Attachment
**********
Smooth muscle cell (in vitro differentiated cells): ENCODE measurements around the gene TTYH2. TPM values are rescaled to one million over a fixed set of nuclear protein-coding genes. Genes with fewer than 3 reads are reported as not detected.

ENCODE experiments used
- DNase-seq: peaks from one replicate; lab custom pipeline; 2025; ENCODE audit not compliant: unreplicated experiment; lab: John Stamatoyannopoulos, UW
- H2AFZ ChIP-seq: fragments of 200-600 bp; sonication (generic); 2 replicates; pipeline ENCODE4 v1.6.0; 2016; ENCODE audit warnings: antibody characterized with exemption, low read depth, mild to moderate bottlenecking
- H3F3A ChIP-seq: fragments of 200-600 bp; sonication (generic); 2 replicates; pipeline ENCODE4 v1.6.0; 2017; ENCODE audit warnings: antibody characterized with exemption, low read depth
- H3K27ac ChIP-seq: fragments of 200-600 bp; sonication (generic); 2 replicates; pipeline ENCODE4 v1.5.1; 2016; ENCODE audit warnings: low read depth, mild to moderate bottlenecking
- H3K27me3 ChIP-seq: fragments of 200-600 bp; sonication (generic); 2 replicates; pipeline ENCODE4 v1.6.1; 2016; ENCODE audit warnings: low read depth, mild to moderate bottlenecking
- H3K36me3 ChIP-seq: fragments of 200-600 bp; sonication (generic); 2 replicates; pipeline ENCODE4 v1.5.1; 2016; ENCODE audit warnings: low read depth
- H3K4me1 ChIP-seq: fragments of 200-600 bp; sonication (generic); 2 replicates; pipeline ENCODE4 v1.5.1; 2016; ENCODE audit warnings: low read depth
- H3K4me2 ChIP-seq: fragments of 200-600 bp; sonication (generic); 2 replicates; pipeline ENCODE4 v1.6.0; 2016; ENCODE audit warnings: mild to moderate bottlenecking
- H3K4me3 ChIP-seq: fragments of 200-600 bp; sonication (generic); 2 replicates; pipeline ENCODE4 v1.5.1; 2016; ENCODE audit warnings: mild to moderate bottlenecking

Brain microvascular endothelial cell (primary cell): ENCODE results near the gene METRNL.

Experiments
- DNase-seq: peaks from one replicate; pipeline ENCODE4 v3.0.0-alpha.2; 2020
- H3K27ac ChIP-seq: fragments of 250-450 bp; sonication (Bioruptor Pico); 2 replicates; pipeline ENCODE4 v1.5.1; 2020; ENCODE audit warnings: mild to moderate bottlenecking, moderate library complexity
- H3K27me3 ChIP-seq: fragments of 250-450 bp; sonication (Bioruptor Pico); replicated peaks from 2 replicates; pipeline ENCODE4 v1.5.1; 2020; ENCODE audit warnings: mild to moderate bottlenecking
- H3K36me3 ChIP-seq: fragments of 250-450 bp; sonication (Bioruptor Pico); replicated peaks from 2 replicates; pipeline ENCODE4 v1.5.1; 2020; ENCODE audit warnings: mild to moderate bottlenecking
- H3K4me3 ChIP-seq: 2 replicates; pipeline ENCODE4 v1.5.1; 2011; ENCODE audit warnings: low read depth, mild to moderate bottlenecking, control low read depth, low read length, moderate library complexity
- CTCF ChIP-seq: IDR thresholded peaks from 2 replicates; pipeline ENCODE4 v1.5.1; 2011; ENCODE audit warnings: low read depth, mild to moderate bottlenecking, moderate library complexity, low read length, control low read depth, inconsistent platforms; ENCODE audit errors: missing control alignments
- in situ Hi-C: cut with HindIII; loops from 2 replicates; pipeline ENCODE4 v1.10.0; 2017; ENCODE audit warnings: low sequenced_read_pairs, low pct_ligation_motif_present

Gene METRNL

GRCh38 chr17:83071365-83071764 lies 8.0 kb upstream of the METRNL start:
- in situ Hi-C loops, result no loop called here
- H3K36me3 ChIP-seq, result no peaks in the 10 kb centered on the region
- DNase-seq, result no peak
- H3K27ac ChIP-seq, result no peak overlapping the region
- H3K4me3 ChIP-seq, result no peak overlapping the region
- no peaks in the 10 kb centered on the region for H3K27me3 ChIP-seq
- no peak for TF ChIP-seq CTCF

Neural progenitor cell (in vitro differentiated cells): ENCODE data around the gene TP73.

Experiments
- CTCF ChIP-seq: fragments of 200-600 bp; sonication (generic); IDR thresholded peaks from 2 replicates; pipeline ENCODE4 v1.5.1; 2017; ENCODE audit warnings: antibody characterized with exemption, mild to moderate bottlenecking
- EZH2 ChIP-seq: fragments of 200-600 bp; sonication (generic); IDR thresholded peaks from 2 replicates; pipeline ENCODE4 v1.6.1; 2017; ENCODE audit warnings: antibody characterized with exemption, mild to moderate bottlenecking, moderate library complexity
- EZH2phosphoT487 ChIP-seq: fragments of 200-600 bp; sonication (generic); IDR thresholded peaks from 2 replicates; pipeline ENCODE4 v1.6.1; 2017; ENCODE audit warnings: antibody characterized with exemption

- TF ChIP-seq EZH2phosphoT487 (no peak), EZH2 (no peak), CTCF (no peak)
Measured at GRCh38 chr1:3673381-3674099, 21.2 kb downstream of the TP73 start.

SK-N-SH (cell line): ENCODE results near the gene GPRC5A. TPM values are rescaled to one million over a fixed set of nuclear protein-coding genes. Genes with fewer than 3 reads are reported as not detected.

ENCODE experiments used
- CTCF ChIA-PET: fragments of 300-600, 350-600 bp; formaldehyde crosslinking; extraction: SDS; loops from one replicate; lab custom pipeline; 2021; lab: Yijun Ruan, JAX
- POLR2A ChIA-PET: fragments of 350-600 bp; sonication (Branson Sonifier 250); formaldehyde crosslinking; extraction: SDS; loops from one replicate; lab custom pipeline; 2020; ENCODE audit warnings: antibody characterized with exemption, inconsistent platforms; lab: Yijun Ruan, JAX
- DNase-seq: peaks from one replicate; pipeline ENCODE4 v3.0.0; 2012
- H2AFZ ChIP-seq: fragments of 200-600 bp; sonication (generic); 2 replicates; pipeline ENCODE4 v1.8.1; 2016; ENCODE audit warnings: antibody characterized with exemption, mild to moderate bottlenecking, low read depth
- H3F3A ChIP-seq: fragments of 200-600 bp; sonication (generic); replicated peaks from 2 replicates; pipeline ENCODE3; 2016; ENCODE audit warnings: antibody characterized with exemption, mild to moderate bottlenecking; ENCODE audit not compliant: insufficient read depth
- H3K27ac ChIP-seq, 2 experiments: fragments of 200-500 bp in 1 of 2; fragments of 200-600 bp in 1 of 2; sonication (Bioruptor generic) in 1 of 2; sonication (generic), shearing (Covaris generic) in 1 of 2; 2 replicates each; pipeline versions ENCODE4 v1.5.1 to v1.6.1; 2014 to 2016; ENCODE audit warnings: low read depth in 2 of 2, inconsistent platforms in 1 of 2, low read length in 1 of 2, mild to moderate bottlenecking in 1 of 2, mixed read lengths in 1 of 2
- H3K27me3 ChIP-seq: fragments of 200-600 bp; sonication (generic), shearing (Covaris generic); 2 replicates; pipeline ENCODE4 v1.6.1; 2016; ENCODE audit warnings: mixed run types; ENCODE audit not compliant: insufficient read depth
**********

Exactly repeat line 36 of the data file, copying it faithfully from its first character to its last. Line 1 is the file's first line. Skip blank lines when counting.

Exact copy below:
Measured at GRCh38 chr1:3673381-3674099, 21.2 kb downstream of the TP73 start.